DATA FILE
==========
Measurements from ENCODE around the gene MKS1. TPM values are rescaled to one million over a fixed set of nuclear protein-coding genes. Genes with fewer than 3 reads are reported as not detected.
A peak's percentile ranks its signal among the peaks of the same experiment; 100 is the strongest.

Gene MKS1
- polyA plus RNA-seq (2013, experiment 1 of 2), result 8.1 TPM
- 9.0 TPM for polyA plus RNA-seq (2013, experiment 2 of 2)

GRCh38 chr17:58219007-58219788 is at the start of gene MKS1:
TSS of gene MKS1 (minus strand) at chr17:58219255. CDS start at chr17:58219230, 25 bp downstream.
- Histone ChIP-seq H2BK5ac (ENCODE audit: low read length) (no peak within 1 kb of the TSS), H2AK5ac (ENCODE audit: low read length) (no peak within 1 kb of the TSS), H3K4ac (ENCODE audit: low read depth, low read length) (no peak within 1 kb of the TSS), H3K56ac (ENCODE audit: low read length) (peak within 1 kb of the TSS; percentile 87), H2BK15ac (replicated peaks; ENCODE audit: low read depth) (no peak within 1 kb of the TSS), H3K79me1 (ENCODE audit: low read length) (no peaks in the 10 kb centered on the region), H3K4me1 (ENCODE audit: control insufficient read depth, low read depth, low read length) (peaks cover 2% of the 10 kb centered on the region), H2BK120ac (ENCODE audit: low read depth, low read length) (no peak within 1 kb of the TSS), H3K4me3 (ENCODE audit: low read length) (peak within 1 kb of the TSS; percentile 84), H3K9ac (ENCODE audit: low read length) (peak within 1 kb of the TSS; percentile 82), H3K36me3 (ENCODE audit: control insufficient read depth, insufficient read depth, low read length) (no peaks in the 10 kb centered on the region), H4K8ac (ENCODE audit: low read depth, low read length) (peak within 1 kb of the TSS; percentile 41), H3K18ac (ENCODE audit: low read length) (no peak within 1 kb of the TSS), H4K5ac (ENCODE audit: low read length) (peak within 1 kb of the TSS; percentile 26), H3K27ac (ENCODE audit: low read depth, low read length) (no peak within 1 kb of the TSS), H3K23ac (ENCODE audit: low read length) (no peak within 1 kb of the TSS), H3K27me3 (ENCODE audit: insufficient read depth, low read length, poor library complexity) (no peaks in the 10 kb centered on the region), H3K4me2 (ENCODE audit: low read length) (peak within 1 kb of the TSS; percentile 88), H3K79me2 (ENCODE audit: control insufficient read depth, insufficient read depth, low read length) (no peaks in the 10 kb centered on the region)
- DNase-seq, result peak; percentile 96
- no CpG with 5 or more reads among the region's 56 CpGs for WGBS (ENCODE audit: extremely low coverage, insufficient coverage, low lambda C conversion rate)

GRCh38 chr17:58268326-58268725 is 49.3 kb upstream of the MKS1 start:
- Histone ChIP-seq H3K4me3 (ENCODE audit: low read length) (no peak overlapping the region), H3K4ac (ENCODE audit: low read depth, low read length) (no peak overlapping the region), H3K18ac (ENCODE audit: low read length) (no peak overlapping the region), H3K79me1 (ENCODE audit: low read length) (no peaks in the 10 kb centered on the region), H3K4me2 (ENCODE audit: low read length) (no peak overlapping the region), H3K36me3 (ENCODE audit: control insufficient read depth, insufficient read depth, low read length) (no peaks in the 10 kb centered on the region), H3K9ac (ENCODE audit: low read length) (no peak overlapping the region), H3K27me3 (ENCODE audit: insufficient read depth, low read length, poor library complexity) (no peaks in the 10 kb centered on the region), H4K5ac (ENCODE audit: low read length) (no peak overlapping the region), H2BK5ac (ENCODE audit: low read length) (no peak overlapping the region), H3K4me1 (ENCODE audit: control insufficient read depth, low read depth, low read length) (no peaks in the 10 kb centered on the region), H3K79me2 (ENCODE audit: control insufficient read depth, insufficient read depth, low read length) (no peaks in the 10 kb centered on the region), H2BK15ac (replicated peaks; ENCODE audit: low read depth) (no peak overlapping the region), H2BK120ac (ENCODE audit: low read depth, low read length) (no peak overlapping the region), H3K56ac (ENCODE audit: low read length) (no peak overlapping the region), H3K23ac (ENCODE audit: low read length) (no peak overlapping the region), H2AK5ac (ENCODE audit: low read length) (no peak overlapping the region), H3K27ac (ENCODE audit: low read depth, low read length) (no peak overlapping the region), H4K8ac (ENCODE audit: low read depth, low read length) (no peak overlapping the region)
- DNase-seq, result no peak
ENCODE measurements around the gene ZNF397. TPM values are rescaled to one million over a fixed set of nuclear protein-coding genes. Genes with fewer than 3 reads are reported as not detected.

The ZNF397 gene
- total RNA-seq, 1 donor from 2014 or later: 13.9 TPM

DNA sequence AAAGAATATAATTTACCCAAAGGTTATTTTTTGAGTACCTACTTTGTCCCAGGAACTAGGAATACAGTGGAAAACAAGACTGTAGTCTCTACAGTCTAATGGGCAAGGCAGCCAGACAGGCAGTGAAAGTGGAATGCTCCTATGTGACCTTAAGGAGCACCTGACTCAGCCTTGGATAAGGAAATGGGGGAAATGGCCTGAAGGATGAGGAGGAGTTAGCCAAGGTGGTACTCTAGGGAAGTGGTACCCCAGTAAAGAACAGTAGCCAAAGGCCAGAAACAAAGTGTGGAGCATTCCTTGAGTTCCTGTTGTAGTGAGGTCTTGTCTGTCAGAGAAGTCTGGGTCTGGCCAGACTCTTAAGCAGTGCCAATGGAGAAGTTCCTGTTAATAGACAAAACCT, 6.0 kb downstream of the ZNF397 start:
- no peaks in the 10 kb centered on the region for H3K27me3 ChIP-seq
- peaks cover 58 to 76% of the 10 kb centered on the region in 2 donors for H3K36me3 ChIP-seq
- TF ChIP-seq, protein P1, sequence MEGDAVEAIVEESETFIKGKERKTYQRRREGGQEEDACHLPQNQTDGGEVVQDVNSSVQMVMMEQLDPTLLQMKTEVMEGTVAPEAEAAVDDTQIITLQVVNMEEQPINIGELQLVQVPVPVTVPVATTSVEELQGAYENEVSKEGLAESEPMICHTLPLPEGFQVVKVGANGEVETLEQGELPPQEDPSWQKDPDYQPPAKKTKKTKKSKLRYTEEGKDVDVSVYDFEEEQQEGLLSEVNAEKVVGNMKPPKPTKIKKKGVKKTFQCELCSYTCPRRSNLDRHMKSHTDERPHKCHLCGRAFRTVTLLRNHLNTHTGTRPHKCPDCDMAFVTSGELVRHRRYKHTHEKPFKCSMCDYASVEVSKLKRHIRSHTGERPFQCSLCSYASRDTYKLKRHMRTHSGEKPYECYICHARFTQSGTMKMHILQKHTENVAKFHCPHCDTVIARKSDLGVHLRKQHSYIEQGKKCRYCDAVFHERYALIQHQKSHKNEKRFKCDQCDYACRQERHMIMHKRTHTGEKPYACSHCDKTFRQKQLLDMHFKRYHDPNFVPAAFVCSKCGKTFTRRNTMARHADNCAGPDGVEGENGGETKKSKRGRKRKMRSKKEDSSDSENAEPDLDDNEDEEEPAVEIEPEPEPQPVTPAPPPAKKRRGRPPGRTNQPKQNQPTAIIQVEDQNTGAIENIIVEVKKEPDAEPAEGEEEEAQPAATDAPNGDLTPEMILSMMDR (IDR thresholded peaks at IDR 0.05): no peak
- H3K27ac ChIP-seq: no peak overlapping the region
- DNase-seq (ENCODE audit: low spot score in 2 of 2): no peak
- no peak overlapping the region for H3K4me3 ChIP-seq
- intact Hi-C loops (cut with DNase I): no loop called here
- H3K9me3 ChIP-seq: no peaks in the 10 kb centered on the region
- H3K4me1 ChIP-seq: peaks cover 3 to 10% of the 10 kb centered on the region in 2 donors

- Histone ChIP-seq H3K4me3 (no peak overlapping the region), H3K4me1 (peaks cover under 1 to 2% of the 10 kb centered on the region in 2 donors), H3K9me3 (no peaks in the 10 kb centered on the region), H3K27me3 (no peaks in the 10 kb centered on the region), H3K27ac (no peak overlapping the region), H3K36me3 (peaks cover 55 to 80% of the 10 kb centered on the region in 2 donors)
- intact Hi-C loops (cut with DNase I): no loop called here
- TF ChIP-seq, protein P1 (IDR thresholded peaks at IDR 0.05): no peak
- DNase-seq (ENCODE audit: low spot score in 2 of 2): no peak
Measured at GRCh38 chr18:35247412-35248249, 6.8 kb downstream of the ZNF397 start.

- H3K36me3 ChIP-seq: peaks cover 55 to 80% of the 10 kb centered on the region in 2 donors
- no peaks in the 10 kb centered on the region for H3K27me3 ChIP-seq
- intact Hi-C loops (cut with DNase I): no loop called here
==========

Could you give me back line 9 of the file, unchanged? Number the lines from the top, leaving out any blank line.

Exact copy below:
- DNase-seq, result peak; percentile 96